By high school, you’ve experienced hundreds of English lessons; from writing and reading to grammar and syntax— whether remembered or not— it’s all been covered. By the time college roles around, and especially by the time you’ve finished college, however, so much of what we’ve learned is lost.
Most, if not all, colleges require Freshman 101 English and Communications courses, but these ultra-important classes can easily be overlooked as ’not as meaningful’ as major studies— which means that you may not have learned or remembered all that you should.
Professionally, as a post-grad communications strategist, and personally, as a true ‘word nerd,’ I greatly value the importance of being a stellar speaker and writer. To help you get started, I’ve highlighted three quick tips below that will prepare you for any situation where your communications skills need to shine.
1. Speak thoughtfully. This may seem like a given, but think about it, many of us are ready to open our mouthes to answer a question before the speaker is even finished. Give yourself a few seconds, up to 5, to formulate your answer in your mind— especially if you’re on an interview. Just those few more seconds to soak up your ideas may help you deliver a more concise, clear response. It also shows that you’re listening, another essential skill, and not just trying to talk.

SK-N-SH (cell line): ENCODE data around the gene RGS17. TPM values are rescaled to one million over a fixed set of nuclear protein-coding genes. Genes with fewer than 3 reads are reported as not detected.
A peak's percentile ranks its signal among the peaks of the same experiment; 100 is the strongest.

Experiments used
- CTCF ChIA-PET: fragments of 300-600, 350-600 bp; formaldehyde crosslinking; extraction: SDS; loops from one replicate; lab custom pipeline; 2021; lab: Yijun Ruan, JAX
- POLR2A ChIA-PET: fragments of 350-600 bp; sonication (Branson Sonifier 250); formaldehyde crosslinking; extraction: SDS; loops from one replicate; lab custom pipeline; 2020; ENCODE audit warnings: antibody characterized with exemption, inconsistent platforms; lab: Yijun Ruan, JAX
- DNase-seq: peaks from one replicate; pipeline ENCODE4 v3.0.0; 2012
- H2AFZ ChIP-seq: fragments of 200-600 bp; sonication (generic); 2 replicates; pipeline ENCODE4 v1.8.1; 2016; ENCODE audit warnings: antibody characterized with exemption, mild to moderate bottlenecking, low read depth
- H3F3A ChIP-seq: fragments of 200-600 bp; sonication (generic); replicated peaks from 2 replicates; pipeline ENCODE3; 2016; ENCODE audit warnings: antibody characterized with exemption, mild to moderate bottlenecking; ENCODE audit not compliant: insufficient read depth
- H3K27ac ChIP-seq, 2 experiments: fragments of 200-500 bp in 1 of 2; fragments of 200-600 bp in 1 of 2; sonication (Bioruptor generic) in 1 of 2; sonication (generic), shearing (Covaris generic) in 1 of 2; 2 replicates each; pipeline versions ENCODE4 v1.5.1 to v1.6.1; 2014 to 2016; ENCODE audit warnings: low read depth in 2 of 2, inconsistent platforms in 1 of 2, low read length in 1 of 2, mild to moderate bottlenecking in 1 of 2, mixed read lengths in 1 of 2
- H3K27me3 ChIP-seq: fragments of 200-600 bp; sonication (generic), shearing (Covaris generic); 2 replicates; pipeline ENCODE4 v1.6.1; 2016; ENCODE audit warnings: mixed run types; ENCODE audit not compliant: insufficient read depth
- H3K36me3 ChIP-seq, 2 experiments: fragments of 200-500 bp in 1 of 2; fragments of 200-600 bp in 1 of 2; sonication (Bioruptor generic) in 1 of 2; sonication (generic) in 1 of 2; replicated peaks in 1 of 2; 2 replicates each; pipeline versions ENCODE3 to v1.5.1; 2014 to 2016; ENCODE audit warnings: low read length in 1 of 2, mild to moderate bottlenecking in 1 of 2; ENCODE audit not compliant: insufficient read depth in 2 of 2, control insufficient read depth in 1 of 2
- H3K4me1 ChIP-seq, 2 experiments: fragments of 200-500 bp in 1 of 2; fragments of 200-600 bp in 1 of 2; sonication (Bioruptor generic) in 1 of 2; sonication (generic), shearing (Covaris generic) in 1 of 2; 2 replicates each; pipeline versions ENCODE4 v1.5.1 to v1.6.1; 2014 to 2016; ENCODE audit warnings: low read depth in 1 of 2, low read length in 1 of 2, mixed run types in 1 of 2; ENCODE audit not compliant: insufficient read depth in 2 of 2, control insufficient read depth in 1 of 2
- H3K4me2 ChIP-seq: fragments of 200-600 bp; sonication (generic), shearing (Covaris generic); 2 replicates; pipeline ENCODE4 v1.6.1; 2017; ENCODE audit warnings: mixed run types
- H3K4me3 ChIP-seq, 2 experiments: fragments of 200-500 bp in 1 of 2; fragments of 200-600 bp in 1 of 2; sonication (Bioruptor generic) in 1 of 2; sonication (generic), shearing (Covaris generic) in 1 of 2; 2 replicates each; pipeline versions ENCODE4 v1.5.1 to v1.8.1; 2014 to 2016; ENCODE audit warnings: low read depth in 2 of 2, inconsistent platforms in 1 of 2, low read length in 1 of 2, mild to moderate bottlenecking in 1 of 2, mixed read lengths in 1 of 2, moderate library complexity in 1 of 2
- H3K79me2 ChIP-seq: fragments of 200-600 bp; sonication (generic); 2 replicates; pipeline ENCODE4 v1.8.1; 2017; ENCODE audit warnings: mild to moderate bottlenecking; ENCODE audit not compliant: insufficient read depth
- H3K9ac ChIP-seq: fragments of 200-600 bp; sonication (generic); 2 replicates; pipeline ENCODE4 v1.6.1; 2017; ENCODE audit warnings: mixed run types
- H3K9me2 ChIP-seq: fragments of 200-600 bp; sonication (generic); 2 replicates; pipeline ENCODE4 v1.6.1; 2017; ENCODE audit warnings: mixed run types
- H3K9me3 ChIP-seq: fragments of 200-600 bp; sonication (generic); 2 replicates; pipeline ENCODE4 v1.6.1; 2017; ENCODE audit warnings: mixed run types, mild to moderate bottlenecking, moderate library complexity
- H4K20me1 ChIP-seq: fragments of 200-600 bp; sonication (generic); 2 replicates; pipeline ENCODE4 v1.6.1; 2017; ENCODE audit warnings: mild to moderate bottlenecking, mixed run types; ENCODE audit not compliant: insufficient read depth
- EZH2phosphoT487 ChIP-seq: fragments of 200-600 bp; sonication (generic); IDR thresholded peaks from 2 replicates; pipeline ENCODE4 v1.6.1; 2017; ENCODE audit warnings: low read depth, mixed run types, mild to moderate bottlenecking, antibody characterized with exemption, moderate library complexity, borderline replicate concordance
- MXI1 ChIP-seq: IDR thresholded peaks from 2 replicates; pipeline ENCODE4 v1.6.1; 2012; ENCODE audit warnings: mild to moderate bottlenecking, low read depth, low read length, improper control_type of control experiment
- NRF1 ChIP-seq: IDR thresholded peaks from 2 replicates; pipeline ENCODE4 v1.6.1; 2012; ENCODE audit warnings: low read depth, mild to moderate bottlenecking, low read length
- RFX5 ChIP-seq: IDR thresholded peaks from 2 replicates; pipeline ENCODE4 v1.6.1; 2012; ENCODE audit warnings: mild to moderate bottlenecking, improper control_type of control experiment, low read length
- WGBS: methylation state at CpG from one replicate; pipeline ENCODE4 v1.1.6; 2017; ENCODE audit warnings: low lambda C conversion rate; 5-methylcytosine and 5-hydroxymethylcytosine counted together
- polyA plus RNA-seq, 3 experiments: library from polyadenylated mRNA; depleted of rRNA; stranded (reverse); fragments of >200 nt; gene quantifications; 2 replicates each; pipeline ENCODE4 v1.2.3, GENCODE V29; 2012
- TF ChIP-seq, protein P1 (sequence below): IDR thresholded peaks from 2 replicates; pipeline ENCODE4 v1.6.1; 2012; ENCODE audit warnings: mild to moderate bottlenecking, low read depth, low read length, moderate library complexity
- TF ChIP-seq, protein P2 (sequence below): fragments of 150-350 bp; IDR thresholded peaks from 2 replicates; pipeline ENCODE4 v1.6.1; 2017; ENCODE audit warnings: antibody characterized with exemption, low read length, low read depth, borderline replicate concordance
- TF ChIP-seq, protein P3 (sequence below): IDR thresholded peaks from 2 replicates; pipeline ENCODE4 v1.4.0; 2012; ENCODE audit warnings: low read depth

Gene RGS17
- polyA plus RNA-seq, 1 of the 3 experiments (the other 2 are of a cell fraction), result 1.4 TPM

2. Reread Digital Communications. And then read them again— always. Often, even with a professional writing degree, I find typos in my communications, especially emails, not just after one read through, but sometimes even on the third or fourth. Try quietly reading the words to yourself aloud, if possible. Case and point? Once, after a small email typo was viewed by a former boss, the VP of Marketing for a top publication, she gently reminded me that what you say is always remembered and to never allow the urge to answer quickly outshine your ability to always show your best self.
3. Brush up by reading. A lot. One of the easiest and most effective ways of enhancing your communications skills is by consistently reading and consuming words. Most of the new vocabulary words I pick up are from articles I’ve read on my favorite websites. Make good choices, however. As sad as it is, reading a half-a-day’s worth of US Weekly or People won’t make you a wordsmith. Make some higher-brow choices that interest you— love culture and society news? Try Vanity Fair. Really into fashion? W is for you. This helps learning feel less like a chore and more like a leisure activity— and just think how much more you’ll know in the process!
I hope that these tips help you easily practice these essential skills. In a world so over-saturated with soundbites and slang; being a well-spoken woman, confident in your communications, will undoubtedly help you to stand above the pack at any stage of life.
We want to know! What helps you perfect your writing and reading skills right now? Share with us on Twitter @UChic or leave us a comment below. Want more inspiration? Visit UChic on Facebook, Twitter, Pinterest and TUMBLR